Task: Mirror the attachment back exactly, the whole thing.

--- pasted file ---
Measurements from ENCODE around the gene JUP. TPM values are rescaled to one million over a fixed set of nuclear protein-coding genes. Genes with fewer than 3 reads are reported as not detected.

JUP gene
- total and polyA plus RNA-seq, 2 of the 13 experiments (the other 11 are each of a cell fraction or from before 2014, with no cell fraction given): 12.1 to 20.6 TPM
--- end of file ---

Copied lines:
Measurements from ENCODE around the gene JUP. TPM values are rescaled to one million over a fixed set of nuclear protein-coding genes. Genes with fewer than 3 reads are reported as not detected.

JUP gene
- total and polyA plus RNA-seq, 2 of the 13 experiments (the other 11 are each of a cell fraction or from before 2014, with no cell fraction given): 12.1 to 20.6 TPM